Teachers should be invited to reflect on whether any given example of homework will help students think deeply about questions that matter.
What philosophy of teaching, what theory of learning, lies behind each assignment?
It becomes even more curious, for that matter, in light of three other facts: 1. They include children’s frustration and exhaustion, lack of time for other activities, and possible loss of interest in learning.
Many parents lament the impact of homework on their relationship with their children; they may also resent having to play the role of enforcer and worry that they will be criticized either for not being involved enough with the homework or for becoming too involved. The positive effects of homework are largely mythical.
), or that it “reinforces” what students were taught in class (a word that denotes the repetition of rote behaviors, not the development of understanding), or that it teaches children self-discipline and responsibility (a claim for which absolutely no evidence exists).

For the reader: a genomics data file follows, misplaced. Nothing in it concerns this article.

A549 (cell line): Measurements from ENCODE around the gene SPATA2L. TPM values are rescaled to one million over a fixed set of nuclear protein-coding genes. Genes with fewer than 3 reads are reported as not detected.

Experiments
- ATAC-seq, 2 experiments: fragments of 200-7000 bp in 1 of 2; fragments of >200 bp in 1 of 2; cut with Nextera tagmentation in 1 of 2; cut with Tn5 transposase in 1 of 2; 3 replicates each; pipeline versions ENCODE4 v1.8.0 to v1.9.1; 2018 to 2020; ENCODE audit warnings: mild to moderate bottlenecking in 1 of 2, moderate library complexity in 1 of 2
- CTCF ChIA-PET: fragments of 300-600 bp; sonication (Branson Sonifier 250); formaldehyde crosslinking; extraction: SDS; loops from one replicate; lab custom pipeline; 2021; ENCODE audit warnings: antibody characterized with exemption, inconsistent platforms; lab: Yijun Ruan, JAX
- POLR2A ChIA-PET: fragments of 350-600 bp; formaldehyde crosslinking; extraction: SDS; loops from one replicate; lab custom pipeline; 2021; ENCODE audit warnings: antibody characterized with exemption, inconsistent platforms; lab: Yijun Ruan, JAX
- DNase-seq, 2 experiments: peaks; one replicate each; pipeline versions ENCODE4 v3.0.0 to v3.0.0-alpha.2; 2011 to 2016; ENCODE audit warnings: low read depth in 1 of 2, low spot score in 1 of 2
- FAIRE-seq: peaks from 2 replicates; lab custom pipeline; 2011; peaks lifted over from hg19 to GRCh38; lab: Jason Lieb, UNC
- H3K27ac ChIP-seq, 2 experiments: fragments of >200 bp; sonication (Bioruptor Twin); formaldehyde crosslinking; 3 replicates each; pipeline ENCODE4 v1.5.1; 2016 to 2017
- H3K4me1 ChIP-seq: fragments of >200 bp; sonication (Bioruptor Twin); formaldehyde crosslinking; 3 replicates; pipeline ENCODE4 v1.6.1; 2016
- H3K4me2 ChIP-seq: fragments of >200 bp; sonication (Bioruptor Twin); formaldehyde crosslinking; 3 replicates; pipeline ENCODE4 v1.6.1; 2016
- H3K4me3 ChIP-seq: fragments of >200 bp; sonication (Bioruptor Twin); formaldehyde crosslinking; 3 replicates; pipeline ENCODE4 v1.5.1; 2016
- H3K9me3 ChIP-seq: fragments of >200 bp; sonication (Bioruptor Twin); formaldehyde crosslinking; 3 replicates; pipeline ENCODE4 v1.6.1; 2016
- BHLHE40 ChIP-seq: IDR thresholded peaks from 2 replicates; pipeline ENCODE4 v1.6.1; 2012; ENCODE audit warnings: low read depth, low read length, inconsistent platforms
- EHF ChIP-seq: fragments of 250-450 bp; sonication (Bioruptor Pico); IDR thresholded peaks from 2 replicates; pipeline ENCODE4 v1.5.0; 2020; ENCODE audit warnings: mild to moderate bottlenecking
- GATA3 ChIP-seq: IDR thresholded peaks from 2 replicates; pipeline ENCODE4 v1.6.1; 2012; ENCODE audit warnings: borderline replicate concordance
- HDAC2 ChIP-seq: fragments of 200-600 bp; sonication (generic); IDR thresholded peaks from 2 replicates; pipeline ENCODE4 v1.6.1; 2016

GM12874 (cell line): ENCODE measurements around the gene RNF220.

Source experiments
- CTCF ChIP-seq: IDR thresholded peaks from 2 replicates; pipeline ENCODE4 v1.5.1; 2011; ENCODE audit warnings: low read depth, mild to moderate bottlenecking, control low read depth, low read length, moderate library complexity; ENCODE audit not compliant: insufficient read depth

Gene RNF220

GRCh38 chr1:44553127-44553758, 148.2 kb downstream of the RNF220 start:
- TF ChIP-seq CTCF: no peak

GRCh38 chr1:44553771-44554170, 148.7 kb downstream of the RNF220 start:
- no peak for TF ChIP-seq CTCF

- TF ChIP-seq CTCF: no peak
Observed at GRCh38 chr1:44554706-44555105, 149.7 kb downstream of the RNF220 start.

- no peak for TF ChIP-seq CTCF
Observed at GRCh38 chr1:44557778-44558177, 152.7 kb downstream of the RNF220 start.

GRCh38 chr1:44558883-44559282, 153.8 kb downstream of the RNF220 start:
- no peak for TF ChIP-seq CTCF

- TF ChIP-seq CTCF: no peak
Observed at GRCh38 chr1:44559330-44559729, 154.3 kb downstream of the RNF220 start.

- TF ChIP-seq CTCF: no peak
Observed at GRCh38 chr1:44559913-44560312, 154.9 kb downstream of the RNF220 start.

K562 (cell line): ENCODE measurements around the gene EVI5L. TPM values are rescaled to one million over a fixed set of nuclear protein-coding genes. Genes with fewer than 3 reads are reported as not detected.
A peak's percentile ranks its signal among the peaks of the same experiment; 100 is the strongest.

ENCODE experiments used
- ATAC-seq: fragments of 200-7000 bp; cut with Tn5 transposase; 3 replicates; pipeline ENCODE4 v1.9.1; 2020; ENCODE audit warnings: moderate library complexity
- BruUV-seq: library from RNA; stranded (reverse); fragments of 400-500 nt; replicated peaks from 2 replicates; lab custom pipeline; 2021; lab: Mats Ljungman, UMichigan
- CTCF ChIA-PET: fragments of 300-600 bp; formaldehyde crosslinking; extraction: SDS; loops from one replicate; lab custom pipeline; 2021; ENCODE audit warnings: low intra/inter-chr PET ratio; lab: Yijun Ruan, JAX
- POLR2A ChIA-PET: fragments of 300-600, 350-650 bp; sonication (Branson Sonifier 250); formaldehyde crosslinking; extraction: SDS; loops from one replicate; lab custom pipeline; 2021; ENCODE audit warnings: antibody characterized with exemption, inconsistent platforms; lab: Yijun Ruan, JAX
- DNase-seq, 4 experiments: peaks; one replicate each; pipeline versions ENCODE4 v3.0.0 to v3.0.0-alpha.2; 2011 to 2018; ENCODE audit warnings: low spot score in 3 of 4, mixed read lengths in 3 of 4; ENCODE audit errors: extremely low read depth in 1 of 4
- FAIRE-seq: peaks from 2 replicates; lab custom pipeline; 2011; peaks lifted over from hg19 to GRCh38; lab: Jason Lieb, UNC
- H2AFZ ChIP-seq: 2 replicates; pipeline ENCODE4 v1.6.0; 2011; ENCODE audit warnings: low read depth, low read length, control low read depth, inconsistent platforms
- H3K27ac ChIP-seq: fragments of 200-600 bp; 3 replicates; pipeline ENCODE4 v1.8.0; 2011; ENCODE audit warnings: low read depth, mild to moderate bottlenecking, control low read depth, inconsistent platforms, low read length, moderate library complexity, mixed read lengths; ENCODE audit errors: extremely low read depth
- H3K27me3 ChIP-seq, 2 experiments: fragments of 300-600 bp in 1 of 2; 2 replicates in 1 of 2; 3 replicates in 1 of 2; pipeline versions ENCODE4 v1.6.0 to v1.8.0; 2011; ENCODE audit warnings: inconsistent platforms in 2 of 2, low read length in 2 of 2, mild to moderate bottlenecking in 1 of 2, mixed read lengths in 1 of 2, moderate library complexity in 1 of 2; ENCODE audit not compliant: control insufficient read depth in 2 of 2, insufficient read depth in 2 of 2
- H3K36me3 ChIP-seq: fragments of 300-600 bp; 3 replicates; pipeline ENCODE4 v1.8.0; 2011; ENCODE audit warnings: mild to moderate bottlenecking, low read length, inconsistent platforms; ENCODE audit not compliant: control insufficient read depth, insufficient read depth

Above all, principals need to help their faculties see that the most important criterion for judging decisions about homework (or other policies, for that matter) is the impact they’re likely to have on students’ from learning,” says education professor Harvey Daniels.And teachers who have long harbored doubts about the value of homework feel pressured by those parents who mistakenly believe that a lack of afterschool assignments reflects an insufficient commitment to academic achievement.Such parents seem to reason that as long as their kids have lots of stuff to do every night, never mind what it is, then learning must be taking place.(As one mother told me, “It’s cheating to say this is 20 minutes of homework if only your fastest kid can complete it in that time.”) Then work on reducing the amount of homework irrespective of such guidelines and expectations so that families, not schools, decide how they will spend most of their evenings.Quantity, however, is not the only issue that needs to be addressed.Let’s face it: Most children dread homework, or at best see it as something to be gotten through. Educate yourself and share what you’ve learned with teachers, parents, and central office administrators.Thus, even if it did provide other benefits, they would have to be weighed against its likely effect on kids’ love of learning. Make sure you know what the research says – that there is no reason to believe that children would be at any disadvantage in terms of their academic learning or life skills if they had much less homework, or even none at all.Homework in most schools isn’t limited to those occasions when it seems appropriate and important.Rather, the point of departure seems to be: “We’ve decided ahead of time that children will have to do every night (or several times a week).Is it about wrestling with ideas or mindlessly following directions? We should change the fundamental expectation in our schools so that students are asked to take schoolwork home only when a there’s a reasonable likelihood that a particular assignment will be beneficial to most of them. What are its other effects on their lives, and on their families? Suggest that teachers assign only what they design.When that’s not true, they should be free to spend their after-school hours as they choose. In most cases, students should be asked to do only what teachers are willing to create themselves, as opposed to prefabricated worksheets or generic exercises photocopied from textbooks.